Elk themselves move too. Fast. When they are just walking. You see a herd grazing in one direction, like eating and moving at the same time and it can be work to get in front of them. There's a reason success rates on elk are so much lower than mule deer. You have to know where the critters probably ought to be, and go there.

    Leave a comment:


  • FirstBubba
    replied
    Originally posted by PigHunter

    Ain't scared of chit in my woods. Very slight possibility I'd run into a big pig, black bear, or alligator. If so, I'll kill the chit out of them. Got bit by a poisonous snake in May and in the last 18 months have probably had COVID three times. But I am scared of an angry PigHuntress ... that woman is dangerous, just saying.
    Click image for larger version

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  • FirstBubba
    replied
    Originally posted by Ernie View Post
    Always forward for me
    And for me too.
    You push forward slightly when you're shooting. Keeps legs from collapsing.
    Bipods facing rearward folded up, REALLY get tangled up.

    Leave a comment:


  • Ernie
    replied
    Always forward for me

    Leave a comment:


  • jhjimbo
    replied
    Originally posted by Ernie View Post
    The Harris bi-pod with the notched legs, and the swivel feature works awesome for the money.
    For a rifle hunter the medium is the all around best.
    For pure bench the BR version with the same notched legs and swivel feature.
    There are better bi-pods and you can spend a lot more money, but the Harris will do you right for the money. Be careful of cheap knock offs. Many of them end up having issues-I would suggest buy once/cry once.
    do you fold the legs forward or rearward ?

    Leave a comment:


  • FirstBubba
    replied
    Originally posted by Ernie View Post
    The Harris bi-pod with the notched legs, and the swivel feature works awesome for the money.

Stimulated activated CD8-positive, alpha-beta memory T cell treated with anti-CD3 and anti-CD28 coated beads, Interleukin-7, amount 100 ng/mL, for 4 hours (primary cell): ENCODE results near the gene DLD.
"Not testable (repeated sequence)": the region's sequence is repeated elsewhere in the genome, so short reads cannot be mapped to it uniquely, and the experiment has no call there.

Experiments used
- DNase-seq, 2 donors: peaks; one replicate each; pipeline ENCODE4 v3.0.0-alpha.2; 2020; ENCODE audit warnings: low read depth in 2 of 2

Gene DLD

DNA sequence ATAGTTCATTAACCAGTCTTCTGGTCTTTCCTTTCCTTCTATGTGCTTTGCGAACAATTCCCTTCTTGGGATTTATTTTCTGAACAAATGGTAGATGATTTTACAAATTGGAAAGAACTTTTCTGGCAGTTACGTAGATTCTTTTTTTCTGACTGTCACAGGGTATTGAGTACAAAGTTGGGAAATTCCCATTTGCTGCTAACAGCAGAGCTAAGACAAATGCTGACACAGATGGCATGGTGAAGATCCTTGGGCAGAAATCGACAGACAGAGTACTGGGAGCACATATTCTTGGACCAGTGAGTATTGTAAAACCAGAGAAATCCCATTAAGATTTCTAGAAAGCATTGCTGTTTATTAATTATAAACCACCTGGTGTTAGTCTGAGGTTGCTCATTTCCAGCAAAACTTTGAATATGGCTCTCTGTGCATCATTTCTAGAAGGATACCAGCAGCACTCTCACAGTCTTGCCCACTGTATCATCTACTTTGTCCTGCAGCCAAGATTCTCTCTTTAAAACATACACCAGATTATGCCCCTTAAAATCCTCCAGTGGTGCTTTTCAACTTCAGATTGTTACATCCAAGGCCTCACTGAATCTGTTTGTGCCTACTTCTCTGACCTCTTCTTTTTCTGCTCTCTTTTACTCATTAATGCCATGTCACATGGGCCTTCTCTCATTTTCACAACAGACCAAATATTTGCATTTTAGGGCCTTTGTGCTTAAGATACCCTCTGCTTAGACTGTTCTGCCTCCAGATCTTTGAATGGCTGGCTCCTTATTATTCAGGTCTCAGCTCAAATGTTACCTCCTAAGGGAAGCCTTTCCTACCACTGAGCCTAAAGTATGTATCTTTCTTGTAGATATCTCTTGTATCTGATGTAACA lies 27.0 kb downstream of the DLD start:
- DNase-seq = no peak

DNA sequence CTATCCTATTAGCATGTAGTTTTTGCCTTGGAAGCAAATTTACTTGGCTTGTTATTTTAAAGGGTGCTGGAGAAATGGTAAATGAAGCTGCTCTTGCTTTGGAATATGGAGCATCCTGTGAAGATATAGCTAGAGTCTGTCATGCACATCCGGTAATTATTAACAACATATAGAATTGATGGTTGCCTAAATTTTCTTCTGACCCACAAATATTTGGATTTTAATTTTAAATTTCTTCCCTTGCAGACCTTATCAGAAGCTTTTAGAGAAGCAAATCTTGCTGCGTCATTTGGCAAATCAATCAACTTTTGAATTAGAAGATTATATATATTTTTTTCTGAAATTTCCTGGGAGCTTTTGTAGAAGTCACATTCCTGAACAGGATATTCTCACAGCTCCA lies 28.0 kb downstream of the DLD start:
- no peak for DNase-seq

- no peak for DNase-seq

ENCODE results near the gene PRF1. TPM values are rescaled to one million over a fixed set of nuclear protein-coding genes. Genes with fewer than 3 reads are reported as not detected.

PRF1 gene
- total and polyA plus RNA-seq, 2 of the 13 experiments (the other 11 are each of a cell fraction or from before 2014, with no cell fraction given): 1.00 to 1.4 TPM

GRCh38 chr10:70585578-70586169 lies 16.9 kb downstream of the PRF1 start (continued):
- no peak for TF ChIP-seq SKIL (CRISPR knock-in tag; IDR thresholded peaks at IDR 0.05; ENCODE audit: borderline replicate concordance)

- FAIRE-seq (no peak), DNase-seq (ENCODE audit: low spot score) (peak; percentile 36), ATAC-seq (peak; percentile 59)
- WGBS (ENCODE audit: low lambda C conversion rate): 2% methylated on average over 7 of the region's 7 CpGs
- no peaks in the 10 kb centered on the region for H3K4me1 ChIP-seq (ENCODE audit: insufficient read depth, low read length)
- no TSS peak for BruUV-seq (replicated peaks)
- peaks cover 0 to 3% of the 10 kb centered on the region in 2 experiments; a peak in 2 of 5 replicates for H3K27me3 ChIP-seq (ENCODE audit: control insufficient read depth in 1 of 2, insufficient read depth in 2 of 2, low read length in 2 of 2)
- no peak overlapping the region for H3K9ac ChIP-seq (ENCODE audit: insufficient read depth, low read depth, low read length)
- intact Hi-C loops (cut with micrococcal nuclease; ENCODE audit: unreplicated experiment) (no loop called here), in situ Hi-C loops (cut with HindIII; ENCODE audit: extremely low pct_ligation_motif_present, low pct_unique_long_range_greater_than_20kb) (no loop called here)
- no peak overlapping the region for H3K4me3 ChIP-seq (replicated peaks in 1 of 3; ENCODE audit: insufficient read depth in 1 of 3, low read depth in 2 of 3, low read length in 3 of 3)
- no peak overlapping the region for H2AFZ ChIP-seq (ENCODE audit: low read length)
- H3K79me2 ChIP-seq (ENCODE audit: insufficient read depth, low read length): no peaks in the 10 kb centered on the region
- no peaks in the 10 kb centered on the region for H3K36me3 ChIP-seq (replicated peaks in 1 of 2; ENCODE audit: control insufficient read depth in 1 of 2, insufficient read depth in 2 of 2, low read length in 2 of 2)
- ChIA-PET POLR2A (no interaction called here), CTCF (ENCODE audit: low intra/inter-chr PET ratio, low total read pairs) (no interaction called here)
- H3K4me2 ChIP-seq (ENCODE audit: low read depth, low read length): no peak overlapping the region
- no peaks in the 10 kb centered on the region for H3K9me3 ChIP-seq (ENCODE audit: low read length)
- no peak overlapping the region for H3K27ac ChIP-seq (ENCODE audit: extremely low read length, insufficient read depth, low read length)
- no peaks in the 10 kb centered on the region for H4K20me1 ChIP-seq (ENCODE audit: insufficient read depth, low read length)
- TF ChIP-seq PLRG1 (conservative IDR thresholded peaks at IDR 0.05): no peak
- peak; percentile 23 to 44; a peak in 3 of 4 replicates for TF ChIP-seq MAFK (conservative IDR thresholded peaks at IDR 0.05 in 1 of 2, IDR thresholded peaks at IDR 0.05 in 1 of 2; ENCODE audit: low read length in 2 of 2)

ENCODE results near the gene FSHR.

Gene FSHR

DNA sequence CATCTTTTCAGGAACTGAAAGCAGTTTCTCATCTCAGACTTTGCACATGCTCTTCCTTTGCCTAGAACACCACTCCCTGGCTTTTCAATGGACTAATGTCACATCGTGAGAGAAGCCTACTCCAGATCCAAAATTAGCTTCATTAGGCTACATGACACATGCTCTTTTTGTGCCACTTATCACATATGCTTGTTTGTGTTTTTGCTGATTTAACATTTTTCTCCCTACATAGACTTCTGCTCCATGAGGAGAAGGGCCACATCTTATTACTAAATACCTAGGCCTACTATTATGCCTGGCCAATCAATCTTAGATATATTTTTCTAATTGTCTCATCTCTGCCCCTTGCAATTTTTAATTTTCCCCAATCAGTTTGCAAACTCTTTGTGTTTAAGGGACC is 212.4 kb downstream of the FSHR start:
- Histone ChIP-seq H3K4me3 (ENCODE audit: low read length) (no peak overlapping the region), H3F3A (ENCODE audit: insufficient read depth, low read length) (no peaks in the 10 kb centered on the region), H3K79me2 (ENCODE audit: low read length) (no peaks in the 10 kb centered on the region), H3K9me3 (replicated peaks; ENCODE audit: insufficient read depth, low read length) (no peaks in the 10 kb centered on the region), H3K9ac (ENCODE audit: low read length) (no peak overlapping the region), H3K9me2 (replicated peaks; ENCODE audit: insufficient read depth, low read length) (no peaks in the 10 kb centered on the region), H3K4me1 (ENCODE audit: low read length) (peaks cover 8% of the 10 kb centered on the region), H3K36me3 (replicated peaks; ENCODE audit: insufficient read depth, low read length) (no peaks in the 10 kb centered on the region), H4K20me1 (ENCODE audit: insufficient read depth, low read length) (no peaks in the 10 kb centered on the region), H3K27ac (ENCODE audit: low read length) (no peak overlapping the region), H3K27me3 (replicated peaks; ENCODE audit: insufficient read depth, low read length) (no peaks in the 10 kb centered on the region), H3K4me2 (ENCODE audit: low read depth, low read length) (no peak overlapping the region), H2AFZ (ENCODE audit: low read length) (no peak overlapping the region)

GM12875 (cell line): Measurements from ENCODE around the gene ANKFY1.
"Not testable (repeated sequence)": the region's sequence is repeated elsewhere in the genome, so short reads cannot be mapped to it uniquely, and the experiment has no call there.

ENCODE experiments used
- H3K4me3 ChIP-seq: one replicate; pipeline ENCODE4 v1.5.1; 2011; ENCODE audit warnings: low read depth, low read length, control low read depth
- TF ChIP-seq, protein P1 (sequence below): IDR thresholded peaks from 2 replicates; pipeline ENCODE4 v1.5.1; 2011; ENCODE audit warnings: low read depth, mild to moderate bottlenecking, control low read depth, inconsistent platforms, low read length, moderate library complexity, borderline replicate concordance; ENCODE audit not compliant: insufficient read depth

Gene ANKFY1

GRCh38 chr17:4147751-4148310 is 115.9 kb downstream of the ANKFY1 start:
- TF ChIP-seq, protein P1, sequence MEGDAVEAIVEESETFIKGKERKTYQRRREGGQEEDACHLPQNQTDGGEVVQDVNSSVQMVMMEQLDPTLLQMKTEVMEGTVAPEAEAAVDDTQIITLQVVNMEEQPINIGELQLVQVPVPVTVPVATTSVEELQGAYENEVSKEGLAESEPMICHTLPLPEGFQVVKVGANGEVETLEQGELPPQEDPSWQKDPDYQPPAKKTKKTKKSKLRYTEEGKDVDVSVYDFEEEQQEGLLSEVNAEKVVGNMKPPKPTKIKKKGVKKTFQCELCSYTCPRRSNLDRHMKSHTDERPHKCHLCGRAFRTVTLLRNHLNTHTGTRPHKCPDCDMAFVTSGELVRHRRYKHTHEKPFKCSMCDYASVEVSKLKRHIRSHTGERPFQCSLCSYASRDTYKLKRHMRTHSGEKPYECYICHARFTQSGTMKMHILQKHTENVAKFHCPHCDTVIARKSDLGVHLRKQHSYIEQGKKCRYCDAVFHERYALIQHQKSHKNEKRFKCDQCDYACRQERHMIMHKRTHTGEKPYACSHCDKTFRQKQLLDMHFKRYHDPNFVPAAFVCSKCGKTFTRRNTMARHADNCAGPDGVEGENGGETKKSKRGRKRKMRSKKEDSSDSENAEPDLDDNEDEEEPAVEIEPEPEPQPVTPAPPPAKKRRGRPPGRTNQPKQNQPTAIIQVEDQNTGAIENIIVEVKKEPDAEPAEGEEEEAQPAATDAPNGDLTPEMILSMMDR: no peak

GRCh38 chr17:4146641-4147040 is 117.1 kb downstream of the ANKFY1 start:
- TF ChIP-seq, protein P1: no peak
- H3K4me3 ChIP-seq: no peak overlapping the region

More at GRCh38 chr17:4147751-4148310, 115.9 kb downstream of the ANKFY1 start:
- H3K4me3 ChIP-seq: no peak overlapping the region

For a rifle hunter the medium is the all around best.
    For pure bench the BR version with the same notched legs and swivel feature.
    There are better bi-pods and you can spend a lot more money, but the Harris will do you right for the money. Be careful of cheap knock offs. Many of them end up having issues-I would suggest buy once/cry once.
    10-4 on the Harris bipod. Unfortunately, I don't have one.
    Building AR's lately it's been a "what you can get your hands on" affair.
    I've used UTG bipods...and you're right Ernie. Issues...but mine work...for the most part.
    As long as they aren't collapsing during use, I can pretty much deal with minor deployment/retraction issues.

    pighunter, I understand what you're saying about less to get hung up on brush, but also remember, you aren't facing charging Cape buff or elephants either.

    Leave a comment:


  • Ernie
    replied
    The Harris bi-pod with the notched legs, and the swivel feature works awesome for the money.
    For a rifle hunter the medium is the all around best.
    For pure bench the BR version with the same notched legs and swivel feature.
    There are better bi-pods and you can spend a lot more money, but the Harris will do you right for the money. Be careful of cheap knock offs. Many of them end up having issues-I would suggest buy once/cry once.

    Leave a comment:


  • Milldawg
    replied
    Keep up the posts no time to hunt this year either.

    Leave a comment:


  • Ernie
    replied
    You are not.
    When you have a constant state of touching as with your 700, you are keeping your barrel harmonics the same...That doesn't surprise me.
    I am talking about when you change your barrel harmonics it can effect POI.

    Leave a comment:


  • jhjimbo
    replied
    Not to be a contarian, but I have a Rem 700, '70's vintage 30-06 that shot like a dream with the original wood stock pressing right up against the left side of the barrel. It shot so good, MOA I decided to leave it alone.

    Leave a comment:


  • Ernie
    replied
    Originally posted by PigHunter

    Thanks for the tip about the bipod. I've been shooting mine off sandbags but will use a bipod when confirming sight-in for this coming season. I've only got 38 rounds of factory loaded 143gr ELD-X before switching to handloads.
    If you are on a smooth bench where the legs won't catch, you may not notice it so much, but in the dirt it is easier to do it.. Or just put your hand on the barrel and the forend and tweek it and see how much movement there is. Maybe they have improved them.

    Leave a comment: